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Health Surveillance and Disease Management / Noncommunicable Diseases / CARMEN

Scaling Up Primary Health Care as a Major Strategy in the Prevention and Control of the Chronic Disease Epidemic

(Global Health Council’s 35th Annual International Conference on Global Health, Washington, DC, 27 May 2008)

- Program (PDF, 101 Kb; excerpt to right)
- Color flyer (PDF, 135 Kb)

Keynote Presentations (PowerPoint PDF)
PAHO Director Emeritus: George Alleyne (22 slides, 261 Kb)
PAHO/WHO: Alberto Barceló (35 slides, 620 Kb)
Country Presentations:
- Brazil: Dr. Flavius Augusto Olivetti Albieri, Ministry of Health of Brazil (43 slides, 1783 Kb)
- Chile: Dr. Ximena Aguilera, representing the Ministry of Health of Chile, Improving Access to Care for Noncommunicable Diseases (NCDs): The Chilean Perspective (45 slides, 1230 Kb)

PAHO Links
- CARMEN
- Noncommunicable Disease Unit
- Newsletter, Chronic Disease Prevention & Control in the Americas
- Healthy Eating and Active Living
- Let's eat healthy, live well and get moving, America campaign
DPAS-LAC Campaign

WHO Links
- Chronic Diseases
- Diet and Physical Activity: A Public Health Priority:
Diet   |   Physical Activity
- Integrated Chronic Disease Prevention and Control
- Chronic Diseases and Health Promotion
- Move for Health Initiative

Session on primary health care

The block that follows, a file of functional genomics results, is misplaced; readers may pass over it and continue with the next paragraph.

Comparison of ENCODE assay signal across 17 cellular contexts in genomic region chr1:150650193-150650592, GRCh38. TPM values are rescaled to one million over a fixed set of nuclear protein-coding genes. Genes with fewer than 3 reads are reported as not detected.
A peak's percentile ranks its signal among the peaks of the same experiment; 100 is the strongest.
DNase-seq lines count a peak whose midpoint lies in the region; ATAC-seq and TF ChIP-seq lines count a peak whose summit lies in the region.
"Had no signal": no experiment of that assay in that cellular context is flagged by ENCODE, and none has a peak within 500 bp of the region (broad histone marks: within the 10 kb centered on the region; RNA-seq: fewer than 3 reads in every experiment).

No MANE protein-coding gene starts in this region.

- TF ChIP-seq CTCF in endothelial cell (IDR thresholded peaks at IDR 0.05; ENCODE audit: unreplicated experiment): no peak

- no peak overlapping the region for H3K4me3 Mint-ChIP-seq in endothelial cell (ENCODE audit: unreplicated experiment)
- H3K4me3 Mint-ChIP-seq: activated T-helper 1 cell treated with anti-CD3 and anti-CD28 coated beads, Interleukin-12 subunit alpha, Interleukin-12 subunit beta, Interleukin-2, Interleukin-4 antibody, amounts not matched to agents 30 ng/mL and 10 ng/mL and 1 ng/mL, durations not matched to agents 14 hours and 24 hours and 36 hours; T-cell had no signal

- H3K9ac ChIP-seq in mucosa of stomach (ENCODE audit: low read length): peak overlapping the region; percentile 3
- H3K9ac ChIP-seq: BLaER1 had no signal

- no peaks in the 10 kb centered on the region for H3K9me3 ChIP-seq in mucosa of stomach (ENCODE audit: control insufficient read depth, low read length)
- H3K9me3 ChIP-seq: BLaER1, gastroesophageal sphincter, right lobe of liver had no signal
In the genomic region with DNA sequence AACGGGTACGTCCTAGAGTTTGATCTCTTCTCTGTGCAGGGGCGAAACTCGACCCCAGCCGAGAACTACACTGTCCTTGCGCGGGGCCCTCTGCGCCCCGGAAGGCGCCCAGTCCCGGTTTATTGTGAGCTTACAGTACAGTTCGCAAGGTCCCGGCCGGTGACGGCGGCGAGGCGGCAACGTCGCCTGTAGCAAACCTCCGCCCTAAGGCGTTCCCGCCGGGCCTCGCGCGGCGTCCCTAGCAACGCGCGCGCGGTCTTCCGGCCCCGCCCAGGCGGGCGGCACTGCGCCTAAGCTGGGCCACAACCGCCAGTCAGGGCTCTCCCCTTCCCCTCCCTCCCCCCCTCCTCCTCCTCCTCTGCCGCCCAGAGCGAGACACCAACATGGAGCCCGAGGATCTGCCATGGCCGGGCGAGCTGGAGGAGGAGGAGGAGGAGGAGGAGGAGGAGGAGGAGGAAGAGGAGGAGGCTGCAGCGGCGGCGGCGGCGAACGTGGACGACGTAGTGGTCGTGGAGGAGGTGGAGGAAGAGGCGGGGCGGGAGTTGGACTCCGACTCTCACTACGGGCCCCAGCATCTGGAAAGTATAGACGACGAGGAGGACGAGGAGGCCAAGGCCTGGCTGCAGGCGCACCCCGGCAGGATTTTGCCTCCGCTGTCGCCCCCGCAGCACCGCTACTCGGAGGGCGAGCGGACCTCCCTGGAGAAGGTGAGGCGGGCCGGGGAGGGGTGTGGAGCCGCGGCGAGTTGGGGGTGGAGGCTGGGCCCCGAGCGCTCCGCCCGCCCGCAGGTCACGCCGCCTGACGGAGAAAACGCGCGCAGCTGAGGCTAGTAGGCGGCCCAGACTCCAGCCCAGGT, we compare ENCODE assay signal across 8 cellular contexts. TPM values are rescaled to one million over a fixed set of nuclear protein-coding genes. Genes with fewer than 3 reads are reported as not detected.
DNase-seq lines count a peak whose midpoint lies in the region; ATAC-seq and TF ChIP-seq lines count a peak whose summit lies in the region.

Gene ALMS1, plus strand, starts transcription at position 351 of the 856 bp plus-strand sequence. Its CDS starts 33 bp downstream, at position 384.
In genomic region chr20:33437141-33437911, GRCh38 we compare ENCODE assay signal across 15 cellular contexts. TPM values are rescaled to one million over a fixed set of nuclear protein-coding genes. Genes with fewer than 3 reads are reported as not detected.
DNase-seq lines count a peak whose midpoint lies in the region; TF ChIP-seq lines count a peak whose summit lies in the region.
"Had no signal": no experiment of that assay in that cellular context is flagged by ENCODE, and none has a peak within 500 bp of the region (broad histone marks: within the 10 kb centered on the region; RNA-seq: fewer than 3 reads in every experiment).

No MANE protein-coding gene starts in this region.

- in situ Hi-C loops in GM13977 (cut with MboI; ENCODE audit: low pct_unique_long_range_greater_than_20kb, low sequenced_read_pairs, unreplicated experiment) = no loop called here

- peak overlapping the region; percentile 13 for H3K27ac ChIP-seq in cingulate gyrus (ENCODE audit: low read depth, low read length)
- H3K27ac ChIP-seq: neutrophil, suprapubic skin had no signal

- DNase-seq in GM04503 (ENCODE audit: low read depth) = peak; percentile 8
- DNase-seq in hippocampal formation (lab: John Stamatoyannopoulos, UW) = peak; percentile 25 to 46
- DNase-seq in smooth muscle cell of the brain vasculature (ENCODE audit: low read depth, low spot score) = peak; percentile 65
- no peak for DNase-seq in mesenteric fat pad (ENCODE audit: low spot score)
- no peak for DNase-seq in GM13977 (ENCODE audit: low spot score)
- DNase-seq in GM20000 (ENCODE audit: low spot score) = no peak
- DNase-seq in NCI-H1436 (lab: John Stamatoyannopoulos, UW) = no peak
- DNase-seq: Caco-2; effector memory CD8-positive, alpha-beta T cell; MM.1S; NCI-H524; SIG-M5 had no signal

Chronic diseases are now the leading cause of premature mortality and disability globally. The most commonly occurring chronic diseases and those of greatest public health importance for public health are cardiovascular diseases including hypertension, diabetes, cancer, and chronic respiratory diseases. Many interventions for the management of chronic diseases are cost-effective; for example, beta blockers and aspirin are low-cost and effective measures to reduce the chance of recurrent heart attacks; controlling blood sugar, ensuring access to insulin, and blood pressure control can prevent complications and early mortality among those with diabetes; and early treatment and surgical removal of tumors, chemotherapy, and radiation therapy improve cancer survival. But there are serious concerns about the access to quality care and medication for the management of chronic diseases in the developing world. This session provides the elements of the needs for access to quality care for chronic conditions at the primary level of care and showcases examples of effective programs in Latin America and the Caribbean.


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